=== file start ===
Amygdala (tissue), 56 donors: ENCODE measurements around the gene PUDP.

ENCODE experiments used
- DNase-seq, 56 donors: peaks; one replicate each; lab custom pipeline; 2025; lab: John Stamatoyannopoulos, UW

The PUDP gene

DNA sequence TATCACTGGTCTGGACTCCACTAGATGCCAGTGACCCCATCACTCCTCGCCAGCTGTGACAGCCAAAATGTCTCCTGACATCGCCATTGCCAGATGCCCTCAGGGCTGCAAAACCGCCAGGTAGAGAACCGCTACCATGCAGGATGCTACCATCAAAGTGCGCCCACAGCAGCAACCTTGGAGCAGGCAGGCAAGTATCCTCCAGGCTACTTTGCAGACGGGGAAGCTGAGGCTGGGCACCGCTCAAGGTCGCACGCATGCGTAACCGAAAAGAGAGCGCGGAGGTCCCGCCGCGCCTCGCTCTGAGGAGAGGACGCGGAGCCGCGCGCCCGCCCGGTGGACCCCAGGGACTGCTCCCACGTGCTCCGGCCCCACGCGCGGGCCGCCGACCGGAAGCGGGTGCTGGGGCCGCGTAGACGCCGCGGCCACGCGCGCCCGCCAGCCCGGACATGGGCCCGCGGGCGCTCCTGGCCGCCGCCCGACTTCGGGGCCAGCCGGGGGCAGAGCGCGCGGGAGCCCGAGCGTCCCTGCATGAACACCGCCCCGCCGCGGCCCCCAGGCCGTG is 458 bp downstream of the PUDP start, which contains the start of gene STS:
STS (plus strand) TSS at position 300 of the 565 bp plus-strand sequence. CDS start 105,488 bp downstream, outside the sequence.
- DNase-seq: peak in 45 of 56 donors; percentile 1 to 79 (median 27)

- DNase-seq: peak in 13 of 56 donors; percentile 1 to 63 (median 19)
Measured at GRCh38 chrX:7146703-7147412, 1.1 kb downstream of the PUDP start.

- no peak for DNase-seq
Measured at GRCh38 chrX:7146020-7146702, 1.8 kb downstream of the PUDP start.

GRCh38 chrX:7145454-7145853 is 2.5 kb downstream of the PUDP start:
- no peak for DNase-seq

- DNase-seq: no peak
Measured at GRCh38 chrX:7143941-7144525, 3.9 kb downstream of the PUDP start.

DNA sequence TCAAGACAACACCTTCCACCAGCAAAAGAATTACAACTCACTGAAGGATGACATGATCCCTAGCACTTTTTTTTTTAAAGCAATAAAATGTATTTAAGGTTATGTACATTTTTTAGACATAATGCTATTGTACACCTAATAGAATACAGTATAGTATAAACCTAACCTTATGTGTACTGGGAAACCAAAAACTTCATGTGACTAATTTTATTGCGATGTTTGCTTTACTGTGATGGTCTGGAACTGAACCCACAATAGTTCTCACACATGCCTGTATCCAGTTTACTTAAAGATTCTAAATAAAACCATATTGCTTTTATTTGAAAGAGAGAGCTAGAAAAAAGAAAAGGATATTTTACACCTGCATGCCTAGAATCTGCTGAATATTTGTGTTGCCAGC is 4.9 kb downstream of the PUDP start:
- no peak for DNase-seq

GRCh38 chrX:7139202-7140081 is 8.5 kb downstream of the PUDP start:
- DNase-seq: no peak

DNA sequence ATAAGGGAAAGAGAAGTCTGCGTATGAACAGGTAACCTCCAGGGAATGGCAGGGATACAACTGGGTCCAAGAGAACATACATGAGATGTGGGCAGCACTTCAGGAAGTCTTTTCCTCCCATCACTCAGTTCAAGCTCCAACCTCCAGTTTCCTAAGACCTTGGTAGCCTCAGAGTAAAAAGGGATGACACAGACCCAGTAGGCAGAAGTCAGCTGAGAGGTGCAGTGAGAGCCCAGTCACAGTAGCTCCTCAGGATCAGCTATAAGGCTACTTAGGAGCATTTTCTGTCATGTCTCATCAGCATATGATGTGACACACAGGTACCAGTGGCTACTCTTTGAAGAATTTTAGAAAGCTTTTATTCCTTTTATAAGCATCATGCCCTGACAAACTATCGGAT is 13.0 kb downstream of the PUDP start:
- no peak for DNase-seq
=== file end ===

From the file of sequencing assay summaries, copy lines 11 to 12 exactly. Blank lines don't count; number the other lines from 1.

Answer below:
Measured at GRCh38 chrX:7146020-7146702, 1.8 kb downstream of the PUDP start.

GRCh38 chrX:7145454-7145853 is 2.5 kb downstream of the PUDP start: